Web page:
Now, I would like to pause it and say, with regard to Title IX, nowhere in that law does it say sport, nowhere in that law does it say athletics, it really does apply to everything. In math, in biology, as many of us in this room know, there is inequity there as well. But where does it hit the hardest and where is it the most visible? It's in the area of sports and that's why we are here. Many think this law was written for sports and in actuality it was not. It's obviously much broader than that. Where we see the battle is obviously on the basketball court and the football field as opposed to in the science room and the biology center. But the law still applies there, too. The Office for Civil Rights, OCR, is the group that monitors, if you will, to make sure that we stay compliant. It is also the group where, if there is a violation, a complaint can be filed. And over the years many of these complaints that have been filed in the OCR, they hit your campus and they do any type of audit. You will come up with a plan of action that you must follow, must prove it within a certain time frame. When they look at compliance and, again here is a little more background, there are really 13 proven components that we look at. I am narrowing down to the athletic area. And there are 13 different areas that we must look at as athletic administrators to make sure that we are compliant. The first is sport offerings and - that is the one you hear the most about - and the second one is scholarships. So, sport offerings are the number of sports that are offered and available and the number of scholarships that are offered and available are two of the 13 that are most talked about and most prominent in the news. The other 11 areas are really program areas, they look at things like equipment and supplies, scheduling, travel, tutorial services, coaching, facilities, practice and competitors, medical and training facilities, housing and dining, publicity, support services and recruitment of student athletes.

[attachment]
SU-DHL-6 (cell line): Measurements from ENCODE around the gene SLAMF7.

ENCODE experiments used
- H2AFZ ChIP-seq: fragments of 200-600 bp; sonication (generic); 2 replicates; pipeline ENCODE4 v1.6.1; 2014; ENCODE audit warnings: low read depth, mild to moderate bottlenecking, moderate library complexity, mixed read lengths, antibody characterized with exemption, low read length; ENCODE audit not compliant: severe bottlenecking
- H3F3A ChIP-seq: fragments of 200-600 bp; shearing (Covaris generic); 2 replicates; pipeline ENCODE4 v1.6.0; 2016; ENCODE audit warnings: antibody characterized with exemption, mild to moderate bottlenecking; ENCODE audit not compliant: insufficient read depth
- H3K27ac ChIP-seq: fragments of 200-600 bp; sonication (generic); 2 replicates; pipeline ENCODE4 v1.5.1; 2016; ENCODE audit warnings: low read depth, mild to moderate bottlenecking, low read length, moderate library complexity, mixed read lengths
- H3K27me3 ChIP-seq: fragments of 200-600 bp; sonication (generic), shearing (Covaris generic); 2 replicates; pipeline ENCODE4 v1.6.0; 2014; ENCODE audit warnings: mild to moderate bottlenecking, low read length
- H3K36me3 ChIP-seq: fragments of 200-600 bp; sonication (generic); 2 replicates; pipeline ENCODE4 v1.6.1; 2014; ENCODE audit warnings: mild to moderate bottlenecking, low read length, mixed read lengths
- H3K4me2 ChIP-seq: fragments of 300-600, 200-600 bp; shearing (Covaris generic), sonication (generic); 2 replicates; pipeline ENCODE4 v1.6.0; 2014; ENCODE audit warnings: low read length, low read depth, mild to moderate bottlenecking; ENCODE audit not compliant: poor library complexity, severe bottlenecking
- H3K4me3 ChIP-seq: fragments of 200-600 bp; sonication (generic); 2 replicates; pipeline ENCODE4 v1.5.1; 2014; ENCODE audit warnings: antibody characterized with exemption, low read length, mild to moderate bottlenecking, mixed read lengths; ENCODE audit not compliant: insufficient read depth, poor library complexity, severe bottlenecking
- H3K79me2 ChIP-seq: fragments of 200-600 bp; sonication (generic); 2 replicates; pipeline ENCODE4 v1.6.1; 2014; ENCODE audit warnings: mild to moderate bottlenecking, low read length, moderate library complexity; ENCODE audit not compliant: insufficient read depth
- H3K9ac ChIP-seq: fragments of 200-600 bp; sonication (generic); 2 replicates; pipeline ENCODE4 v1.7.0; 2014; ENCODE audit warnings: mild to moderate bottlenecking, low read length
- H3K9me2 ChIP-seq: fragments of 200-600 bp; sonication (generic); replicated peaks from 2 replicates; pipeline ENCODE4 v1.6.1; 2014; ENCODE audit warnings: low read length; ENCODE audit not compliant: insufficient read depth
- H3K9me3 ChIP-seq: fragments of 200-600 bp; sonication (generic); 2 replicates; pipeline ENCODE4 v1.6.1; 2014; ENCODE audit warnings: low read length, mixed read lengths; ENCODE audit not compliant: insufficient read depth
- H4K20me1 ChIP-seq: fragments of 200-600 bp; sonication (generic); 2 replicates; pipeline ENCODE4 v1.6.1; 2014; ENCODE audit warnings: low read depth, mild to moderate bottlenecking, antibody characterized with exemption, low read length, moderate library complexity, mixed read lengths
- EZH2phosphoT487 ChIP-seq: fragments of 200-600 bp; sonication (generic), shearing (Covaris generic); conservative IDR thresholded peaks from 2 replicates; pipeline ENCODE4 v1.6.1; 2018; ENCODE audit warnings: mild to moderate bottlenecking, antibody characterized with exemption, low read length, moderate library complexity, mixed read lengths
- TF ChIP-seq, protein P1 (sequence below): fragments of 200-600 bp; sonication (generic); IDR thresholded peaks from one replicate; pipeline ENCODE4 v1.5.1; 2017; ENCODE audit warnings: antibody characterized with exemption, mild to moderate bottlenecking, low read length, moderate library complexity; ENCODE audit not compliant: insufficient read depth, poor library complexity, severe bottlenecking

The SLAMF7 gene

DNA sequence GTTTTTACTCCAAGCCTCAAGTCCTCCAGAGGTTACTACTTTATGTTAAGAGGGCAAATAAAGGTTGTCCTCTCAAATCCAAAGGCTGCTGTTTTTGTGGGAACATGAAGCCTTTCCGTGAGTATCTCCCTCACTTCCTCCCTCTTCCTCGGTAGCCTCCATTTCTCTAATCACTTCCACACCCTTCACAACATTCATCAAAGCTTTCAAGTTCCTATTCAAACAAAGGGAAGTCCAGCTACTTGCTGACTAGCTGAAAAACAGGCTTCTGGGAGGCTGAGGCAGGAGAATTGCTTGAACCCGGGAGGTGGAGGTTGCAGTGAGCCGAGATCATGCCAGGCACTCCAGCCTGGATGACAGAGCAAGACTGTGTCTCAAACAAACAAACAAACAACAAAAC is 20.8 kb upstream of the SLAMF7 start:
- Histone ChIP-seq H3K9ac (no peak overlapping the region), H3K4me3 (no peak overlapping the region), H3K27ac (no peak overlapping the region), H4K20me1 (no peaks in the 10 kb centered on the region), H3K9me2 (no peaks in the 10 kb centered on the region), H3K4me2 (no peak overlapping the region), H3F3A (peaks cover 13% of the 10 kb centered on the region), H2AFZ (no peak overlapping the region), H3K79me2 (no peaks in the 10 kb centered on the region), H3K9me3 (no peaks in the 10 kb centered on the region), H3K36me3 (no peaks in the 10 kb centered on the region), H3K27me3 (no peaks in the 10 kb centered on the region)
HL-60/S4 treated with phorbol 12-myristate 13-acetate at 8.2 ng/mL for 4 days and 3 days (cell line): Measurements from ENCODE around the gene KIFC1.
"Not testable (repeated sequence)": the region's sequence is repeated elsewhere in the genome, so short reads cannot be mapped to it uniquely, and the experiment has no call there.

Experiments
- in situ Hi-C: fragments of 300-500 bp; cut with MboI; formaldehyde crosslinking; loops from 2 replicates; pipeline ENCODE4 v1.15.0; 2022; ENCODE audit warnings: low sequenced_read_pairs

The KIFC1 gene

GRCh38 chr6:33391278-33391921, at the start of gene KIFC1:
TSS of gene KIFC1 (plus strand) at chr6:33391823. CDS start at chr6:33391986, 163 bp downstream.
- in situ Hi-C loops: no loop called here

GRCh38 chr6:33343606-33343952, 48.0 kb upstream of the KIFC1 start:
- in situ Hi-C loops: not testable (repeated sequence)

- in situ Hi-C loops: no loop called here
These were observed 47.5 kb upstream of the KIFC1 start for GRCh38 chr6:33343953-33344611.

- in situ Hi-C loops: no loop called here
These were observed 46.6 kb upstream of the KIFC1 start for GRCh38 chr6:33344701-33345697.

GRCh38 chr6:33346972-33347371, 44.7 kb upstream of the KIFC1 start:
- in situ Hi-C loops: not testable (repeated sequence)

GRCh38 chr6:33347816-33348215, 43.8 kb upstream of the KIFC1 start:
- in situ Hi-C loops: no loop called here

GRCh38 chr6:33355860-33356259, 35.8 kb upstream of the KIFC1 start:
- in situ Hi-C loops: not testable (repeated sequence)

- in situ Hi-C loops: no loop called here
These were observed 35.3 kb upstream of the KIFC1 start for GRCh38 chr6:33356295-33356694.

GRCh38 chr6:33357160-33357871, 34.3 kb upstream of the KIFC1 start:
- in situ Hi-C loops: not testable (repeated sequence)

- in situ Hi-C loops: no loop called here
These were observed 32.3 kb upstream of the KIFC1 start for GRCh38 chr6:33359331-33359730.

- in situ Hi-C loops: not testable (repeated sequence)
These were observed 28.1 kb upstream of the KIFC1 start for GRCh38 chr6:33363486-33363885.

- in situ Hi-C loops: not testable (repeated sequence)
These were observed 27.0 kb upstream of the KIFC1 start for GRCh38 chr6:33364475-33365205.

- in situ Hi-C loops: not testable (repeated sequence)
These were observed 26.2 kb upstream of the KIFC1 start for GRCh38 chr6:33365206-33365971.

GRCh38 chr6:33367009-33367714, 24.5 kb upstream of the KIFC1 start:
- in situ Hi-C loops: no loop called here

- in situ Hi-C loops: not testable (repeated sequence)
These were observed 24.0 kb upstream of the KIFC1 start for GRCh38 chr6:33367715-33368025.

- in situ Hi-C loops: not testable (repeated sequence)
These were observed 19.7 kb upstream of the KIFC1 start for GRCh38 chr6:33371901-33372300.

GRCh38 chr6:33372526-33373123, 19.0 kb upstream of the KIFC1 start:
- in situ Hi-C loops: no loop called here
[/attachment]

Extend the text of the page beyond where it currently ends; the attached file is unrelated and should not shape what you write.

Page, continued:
For each of these categories there are guidelines that we must follow. With 11 of those 13 they look at whether you are compliant and if there is a "fittable" allowance there. For example, it does cost more to put a uniform on a football player than it does on a soccer player. You can do that at the cost difference and you are in compliance with Title IX. However, you cannot have a men's basketball team flying everywhere and a women's basketball team taking the bus everywhere. That might be viewed as noncompliant. Again, I am making this very simple but I am giving you ideas of how you look and weight this. We must look at this as athletic administrators every day. When we built a new facility, we did it at Stanford and we built there. And we actually did it here at the Leavey Center when we added on the administrator offices. We looked at the square footage in the locker room for men versus women and down to the office space. I can tell you that the square footage of the offices in Leavey is exactly within a foot of each other for all the men's and women's offices. If you build it, build it right. So, we are very proud of that. The Sports Center at Stanford, we did exactly the same thing, we also added on a lot of locker rooms to make sure that they were equal. So it is easy to do as you build it and have a mindset to do it that way. But the other two components and then I will wrap up